Karen brings out a chain necklace with a small tag on it. The tag is from Jesse’s pants that a search dog found in the ashes, and it was put on a necklace for Karen to wear because someone thought it would be nice. The tag reads “Happy Kids.”
“I cannot wear that in front on my children,” said Karen.
“Post traumatic stress, used to be called shell shock, it is a devastating thing,” said Rodger. “We’ve had that severely.
“For me, I couldn’t be around a two-year-old.”
Rodger grew up in a home where there was a connection but not hugs and kisses, because in part his own father suffered from “shell shock” from the war. He admits he wasn’t close to his children like Karen because he was busy working.
Six years ago, Rodger was picking up several children for vacation Bible school in a van. He saw two-year-old twins standing at the door of their house crying because their siblings were leaving. He closed the van doors and walked around it, got in and pulled out — and then there was a bump. He had run over something.
It was one of the twins. He pulled the girl out from under the van and held her.
“It was exactly like the last time I held little Jesse. Same size. In her Pamper. Everything was just like my little baby.
“I couldn’t be around a two-year-old, now I’m holding one I had just run over.
“It was so bad that when the medics came, they couldn’t deal with it.
“The tire had run squarely over her head.”
They treated it as a fatality and didn’t call in a helicopter. Doctors told police there was no hope. From Rocky hospital, they did fly her to Edmonton hospital, said Rodger.
The next day the grandmother called him from Edmonton. “We want you to know they just did a CAT scan and there’s nothing wrong with her. She’s OK.”
“When she came home, we wanted to go see her. … We were total strangers. She ran like a deer and jumped, leaped, into my arms.” She was fully recovered two weeks later.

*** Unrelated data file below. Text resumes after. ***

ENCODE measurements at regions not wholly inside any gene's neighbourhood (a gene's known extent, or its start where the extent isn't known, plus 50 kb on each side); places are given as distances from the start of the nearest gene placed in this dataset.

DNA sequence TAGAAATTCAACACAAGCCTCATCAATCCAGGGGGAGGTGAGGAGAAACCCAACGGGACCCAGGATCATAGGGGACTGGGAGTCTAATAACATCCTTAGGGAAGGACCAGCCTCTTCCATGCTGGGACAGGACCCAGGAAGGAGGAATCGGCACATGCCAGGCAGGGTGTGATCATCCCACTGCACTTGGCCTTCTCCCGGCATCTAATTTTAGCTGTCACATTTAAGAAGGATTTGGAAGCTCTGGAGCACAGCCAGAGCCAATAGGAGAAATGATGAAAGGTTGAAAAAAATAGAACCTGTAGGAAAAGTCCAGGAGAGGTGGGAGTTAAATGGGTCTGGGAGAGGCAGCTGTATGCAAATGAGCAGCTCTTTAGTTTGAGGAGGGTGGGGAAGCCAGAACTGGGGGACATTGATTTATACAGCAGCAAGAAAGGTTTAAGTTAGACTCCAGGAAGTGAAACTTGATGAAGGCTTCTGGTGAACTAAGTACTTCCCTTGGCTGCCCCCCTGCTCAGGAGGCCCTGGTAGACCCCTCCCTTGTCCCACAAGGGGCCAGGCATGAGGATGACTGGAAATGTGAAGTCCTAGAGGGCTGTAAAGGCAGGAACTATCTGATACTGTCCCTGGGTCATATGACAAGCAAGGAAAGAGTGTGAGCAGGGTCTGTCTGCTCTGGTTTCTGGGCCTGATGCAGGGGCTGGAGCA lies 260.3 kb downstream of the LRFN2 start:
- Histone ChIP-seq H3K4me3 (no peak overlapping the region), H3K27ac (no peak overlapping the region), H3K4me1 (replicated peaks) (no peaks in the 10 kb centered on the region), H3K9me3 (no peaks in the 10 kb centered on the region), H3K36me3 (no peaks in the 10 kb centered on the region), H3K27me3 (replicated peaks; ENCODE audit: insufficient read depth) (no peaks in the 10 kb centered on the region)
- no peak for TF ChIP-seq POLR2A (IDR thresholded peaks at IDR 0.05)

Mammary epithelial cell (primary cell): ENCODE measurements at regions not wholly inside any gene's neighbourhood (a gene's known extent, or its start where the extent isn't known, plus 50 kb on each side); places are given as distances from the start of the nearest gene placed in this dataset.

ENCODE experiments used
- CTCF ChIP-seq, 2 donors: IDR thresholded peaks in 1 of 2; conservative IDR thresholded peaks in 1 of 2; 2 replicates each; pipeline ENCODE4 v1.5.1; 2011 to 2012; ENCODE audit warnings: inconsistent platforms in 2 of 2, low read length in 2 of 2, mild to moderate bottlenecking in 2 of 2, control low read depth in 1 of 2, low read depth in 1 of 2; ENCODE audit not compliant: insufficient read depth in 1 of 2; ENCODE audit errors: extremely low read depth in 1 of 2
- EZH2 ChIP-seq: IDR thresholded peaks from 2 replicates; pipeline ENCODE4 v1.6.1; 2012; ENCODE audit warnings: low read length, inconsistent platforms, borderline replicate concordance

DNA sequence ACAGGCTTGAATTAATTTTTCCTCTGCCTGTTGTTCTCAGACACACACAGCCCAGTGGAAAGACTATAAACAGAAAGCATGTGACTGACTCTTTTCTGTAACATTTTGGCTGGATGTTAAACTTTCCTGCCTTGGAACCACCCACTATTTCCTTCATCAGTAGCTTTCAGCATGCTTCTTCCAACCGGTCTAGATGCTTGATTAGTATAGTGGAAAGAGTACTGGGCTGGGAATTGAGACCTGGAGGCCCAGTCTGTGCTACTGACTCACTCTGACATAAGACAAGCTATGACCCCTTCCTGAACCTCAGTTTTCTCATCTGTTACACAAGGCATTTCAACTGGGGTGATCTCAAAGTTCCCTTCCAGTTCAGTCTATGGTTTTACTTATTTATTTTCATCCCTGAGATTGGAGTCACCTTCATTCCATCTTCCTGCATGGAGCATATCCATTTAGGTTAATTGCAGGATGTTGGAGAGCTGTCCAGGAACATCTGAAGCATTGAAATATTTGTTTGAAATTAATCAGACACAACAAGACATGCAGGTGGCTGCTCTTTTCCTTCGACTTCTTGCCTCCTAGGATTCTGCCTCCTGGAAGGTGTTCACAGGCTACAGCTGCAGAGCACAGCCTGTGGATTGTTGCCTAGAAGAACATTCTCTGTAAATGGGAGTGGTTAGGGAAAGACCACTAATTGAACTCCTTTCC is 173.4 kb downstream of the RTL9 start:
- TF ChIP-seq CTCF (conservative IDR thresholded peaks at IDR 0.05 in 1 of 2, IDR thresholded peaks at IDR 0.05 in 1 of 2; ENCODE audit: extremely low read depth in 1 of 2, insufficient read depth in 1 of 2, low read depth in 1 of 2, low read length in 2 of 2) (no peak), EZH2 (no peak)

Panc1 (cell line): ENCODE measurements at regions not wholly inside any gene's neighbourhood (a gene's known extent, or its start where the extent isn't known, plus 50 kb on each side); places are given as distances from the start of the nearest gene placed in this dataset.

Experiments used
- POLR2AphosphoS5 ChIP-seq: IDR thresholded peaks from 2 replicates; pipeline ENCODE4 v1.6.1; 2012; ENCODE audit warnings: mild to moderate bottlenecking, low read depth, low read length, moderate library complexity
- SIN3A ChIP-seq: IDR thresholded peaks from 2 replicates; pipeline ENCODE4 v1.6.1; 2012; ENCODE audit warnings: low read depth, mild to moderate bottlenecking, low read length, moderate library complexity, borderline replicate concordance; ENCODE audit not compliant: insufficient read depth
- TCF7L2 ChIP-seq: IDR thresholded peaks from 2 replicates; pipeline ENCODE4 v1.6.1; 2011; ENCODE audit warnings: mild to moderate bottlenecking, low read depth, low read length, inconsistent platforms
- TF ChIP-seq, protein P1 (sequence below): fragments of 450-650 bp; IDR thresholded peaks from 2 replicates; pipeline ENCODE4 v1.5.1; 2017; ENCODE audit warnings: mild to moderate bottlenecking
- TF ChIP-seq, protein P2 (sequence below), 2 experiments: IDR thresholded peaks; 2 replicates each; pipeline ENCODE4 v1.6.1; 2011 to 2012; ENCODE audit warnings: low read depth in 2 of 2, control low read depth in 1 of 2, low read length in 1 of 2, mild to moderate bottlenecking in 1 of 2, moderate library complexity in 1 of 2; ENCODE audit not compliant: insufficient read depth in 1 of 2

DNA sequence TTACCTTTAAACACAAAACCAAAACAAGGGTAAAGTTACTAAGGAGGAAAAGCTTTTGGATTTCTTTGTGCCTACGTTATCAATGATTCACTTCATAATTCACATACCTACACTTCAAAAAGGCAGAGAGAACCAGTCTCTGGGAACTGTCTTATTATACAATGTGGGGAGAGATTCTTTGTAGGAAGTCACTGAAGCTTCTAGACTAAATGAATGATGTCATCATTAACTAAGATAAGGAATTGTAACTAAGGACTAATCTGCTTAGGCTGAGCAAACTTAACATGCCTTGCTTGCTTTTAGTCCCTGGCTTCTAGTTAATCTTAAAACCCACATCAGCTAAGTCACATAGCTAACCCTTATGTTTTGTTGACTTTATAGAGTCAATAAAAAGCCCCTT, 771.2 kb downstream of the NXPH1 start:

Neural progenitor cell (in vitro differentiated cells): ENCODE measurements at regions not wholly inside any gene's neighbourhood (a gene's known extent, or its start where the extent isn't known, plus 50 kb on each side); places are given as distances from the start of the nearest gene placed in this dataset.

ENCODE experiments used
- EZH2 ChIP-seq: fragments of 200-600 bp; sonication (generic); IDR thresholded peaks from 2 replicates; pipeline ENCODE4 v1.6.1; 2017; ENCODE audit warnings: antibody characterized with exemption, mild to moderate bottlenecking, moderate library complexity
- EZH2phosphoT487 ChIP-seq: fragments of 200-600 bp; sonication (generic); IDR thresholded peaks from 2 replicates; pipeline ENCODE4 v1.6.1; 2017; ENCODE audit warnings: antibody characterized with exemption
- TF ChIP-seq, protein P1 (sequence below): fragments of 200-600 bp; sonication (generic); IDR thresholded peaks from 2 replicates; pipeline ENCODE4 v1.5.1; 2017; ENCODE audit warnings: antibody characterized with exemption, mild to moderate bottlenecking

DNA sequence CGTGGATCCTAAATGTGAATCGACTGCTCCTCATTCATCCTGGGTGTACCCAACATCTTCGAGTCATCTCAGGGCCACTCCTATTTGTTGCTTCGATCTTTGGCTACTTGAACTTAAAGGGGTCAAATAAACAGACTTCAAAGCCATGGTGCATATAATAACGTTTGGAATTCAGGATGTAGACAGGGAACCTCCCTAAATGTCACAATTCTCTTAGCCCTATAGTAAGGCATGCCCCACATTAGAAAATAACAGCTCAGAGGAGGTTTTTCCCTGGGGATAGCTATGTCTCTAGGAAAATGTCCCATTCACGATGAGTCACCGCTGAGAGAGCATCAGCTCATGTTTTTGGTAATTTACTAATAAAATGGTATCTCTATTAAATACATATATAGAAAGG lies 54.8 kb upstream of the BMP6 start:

“When she learned to talk she told us she was in heaven at the accident. Whatever she experienced at the scene … is related to why she jumped in my arms the way she did. … whatever was going on it was clearly related to the fact of losing Jesse,” Rodger said.
“I was holding her in my arms when she was a little corpse. Now I’m holding her in my arms as somebody who just won’t let go of me.
“There was some kind of connection there that was incredibly important to her and me as well.
“Her family, they know that there was a miracle involved,” he said.
The Rinkers are first and foremost missionaries.
They have church service on Sundays, as well as women and youth meetings, offer tutoring, and violin, piano and choir classes when the funds are there. They also offer summer vacation Bible school for Sunchild, O’Chiese and Big Horn First Nations.
“The pressure’s there to keep going because what are you going to do? Even if it was an option we wouldn’t be retired at this point,” said Rodger. They’ve left a couple of times over the years because of burnout but always returned.
“It’s our home. We don’t have any other home. We don’t have money in the bank or anything to fall back on. Here we have a place to live. We’re part of the community. We have no plans on going anywhere else. This is where we live,” said Rodger.
“If you’re looking for the community to give you something, then it’s the wrong reason for being here. If you’re here to give the community something, then you enjoy being here,” Karen said.
She wants to show me something before I go — something she says helps her get through. She takes me next door to Coyote Creek Chapel. It is a small two-storey building, and we go up the narrow wooden stairs to a locked door.
Inside, there is a small apartment used by visitors. It has a window that overlooks the back of their place. Karen looks out, points down to an area, asking me if I can see the wooden cross. It’s where their three children are buried.
“I know my children are safe. They’re not here with us but they are safe. And they are being loved. And that’s very important.” Crying again, she says she often goes to the window to overlook the grave area.
Then, with Rodger, we walk in the fresh clean snow and sun to the graves, which are protected in a fenced area. The first grave is Seth’s. The middle one is Jesse’s. The third one is James’s.
The parents clear away the snow over Jesse’s grave to show that on top of it they have placed the moose antlers Rodger found that day just before he found Jesse’s boots.